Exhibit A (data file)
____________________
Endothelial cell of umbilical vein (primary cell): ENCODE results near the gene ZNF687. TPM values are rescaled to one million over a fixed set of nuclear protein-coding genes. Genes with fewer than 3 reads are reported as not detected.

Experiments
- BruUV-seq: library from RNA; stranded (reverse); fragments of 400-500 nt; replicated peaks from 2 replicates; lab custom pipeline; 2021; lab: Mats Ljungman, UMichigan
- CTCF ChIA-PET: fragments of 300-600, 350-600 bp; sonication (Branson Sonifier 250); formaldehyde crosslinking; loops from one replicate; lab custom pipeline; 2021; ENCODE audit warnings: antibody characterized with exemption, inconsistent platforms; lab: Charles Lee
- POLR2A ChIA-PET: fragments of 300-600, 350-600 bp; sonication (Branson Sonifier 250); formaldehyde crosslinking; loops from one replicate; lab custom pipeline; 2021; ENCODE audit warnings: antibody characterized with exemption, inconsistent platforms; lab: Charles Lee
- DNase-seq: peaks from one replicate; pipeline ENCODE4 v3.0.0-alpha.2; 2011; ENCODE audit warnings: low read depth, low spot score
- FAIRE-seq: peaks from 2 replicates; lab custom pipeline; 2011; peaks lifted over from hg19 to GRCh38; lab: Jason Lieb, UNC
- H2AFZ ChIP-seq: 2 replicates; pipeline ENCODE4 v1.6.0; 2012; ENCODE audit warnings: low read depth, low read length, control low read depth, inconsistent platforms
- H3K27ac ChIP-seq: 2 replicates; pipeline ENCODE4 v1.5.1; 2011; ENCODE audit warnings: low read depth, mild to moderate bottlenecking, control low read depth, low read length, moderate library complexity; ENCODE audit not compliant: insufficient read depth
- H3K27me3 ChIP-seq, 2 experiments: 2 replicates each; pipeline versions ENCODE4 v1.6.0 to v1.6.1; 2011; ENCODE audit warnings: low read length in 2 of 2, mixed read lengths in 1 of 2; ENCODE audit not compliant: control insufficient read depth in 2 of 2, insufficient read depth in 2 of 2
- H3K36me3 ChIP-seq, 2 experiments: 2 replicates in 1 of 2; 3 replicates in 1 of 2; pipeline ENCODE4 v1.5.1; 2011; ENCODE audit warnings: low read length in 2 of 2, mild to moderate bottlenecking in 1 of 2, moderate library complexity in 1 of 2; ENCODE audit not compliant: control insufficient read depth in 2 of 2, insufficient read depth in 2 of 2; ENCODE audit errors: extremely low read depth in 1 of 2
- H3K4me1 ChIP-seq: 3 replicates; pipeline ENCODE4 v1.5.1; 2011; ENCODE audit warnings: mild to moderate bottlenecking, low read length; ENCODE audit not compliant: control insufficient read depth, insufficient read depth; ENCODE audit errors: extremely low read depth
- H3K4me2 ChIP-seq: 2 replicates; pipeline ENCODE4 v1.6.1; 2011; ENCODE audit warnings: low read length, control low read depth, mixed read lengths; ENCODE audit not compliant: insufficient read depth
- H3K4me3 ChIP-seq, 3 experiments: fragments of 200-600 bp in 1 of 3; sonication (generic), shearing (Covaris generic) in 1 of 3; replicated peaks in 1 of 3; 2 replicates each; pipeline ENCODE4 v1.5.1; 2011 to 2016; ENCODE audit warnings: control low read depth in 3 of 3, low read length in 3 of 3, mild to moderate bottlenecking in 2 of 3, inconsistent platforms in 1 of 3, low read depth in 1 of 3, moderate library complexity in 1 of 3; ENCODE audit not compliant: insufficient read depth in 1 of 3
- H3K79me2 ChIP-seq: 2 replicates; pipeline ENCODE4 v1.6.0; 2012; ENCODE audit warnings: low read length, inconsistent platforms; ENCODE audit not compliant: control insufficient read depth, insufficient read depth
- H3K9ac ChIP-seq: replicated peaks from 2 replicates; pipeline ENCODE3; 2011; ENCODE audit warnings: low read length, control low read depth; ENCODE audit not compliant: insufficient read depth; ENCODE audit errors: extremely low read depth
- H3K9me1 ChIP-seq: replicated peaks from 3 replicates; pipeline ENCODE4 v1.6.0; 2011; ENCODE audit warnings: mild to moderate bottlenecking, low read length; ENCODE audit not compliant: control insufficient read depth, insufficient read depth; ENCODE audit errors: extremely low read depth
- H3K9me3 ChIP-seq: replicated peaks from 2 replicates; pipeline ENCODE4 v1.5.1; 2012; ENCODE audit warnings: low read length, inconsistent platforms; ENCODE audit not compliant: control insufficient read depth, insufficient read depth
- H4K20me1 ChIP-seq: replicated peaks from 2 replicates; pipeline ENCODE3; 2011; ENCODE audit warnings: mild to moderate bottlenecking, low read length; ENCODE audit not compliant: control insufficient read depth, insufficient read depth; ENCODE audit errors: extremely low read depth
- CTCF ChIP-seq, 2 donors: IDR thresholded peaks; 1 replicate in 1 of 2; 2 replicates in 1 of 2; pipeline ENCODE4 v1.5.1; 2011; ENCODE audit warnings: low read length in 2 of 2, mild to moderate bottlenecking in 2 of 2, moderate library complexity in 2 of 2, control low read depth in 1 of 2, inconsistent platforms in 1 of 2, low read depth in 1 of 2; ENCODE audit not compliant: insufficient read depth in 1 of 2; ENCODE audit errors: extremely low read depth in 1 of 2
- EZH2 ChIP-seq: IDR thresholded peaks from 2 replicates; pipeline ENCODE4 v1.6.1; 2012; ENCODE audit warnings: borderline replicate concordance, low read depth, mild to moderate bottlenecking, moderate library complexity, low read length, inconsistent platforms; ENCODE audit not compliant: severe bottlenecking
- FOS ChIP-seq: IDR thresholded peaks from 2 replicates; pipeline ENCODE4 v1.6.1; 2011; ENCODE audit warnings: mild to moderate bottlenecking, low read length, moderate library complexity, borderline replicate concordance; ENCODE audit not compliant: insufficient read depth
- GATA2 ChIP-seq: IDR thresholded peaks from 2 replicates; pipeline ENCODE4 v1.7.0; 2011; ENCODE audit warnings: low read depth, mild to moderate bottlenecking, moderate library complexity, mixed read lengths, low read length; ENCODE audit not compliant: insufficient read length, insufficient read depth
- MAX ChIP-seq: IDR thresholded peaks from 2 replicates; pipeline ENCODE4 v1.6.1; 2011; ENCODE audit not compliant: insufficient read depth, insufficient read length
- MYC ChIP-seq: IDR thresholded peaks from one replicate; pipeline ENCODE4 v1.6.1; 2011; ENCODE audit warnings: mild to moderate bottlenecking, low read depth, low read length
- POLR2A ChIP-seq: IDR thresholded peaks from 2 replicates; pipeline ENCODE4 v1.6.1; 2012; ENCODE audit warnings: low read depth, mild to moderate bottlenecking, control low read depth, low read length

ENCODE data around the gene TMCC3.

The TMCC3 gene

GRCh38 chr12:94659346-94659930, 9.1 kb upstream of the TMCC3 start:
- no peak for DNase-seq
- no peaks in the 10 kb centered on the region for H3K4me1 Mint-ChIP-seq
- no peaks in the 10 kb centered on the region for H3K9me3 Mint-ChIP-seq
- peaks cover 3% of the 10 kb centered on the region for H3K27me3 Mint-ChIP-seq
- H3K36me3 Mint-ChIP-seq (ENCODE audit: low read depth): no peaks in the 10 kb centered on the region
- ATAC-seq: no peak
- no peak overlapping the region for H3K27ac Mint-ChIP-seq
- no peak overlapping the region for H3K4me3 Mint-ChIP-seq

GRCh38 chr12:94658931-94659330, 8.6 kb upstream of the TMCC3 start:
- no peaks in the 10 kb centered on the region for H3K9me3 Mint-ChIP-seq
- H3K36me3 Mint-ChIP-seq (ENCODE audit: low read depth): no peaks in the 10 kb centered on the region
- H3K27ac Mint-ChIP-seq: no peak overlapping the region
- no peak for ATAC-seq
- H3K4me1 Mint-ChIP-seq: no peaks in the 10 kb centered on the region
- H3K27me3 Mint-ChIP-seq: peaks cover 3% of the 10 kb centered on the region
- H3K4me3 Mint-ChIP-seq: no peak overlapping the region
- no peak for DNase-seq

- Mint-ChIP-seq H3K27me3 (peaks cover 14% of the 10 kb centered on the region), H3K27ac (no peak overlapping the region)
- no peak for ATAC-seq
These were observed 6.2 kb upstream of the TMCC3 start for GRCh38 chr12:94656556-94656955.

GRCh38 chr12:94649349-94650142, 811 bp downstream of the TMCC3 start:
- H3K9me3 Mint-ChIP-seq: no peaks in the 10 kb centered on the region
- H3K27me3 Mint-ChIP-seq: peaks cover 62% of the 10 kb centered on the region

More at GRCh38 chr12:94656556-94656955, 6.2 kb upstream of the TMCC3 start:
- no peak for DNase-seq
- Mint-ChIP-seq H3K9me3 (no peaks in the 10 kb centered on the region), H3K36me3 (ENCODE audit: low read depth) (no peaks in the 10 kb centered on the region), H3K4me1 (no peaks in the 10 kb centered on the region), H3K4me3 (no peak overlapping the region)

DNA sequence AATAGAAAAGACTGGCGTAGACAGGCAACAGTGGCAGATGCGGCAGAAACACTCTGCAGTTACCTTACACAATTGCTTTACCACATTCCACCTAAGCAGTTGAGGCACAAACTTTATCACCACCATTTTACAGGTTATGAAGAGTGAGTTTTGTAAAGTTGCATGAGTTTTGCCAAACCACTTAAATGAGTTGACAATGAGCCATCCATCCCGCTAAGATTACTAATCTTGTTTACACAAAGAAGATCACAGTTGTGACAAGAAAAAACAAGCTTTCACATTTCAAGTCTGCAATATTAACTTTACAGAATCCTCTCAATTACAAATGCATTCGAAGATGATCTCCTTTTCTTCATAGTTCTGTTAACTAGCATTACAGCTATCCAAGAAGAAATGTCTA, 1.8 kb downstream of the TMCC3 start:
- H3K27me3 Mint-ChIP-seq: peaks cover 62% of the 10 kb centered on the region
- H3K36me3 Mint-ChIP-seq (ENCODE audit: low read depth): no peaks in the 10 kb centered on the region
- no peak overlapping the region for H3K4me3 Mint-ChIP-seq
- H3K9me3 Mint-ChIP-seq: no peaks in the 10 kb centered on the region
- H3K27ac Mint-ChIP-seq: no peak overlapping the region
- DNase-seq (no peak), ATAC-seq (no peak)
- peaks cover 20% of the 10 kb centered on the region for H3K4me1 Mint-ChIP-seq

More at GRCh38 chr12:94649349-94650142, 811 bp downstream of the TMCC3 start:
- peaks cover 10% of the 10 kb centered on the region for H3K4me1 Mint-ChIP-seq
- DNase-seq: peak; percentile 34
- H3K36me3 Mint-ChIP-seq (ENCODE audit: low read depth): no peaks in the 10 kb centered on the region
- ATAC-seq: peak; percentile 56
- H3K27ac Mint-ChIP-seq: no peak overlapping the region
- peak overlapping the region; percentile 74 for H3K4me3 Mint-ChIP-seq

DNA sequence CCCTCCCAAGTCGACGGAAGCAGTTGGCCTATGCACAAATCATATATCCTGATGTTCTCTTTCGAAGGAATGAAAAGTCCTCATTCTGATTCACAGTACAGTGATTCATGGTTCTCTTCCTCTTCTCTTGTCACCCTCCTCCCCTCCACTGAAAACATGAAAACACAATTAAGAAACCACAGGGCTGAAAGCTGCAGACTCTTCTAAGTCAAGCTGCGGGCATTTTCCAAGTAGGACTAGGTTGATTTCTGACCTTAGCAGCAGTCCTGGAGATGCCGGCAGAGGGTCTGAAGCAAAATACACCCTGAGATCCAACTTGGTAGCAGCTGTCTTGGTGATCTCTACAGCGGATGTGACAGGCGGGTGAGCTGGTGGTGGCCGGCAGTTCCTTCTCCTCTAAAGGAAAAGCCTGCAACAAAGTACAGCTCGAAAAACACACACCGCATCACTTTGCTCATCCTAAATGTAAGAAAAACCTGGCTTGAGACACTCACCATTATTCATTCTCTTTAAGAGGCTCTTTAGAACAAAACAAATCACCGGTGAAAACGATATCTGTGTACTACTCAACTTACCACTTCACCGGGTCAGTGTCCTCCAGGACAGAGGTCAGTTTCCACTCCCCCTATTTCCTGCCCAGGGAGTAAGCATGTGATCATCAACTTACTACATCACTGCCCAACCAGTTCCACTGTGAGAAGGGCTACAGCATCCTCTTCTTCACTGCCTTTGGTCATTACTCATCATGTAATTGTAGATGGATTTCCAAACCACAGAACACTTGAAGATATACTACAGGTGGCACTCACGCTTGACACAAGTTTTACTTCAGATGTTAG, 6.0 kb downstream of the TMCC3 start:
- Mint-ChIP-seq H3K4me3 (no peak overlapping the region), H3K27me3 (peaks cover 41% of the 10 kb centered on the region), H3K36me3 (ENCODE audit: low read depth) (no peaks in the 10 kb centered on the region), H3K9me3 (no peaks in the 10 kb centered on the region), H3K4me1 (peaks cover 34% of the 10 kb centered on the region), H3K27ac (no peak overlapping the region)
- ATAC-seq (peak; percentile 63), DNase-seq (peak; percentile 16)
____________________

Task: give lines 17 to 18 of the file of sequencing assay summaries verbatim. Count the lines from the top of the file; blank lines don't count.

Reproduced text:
- H3K9me1 ChIP-seq: replicated peaks from 3 replicates; pipeline ENCODE4 v1.6.0; 2011; ENCODE audit warnings: mild to moderate bottlenecking, low read length; ENCODE audit not compliant: control insufficient read depth, insufficient read depth; ENCODE audit errors: extremely low read depth
- H3K9me3 ChIP-seq: replicated peaks from 2 replicates; pipeline ENCODE4 v1.5.1; 2012; ENCODE audit warnings: low read length, inconsistent platforms; ENCODE audit not compliant: control insufficient read depth, insufficient read depth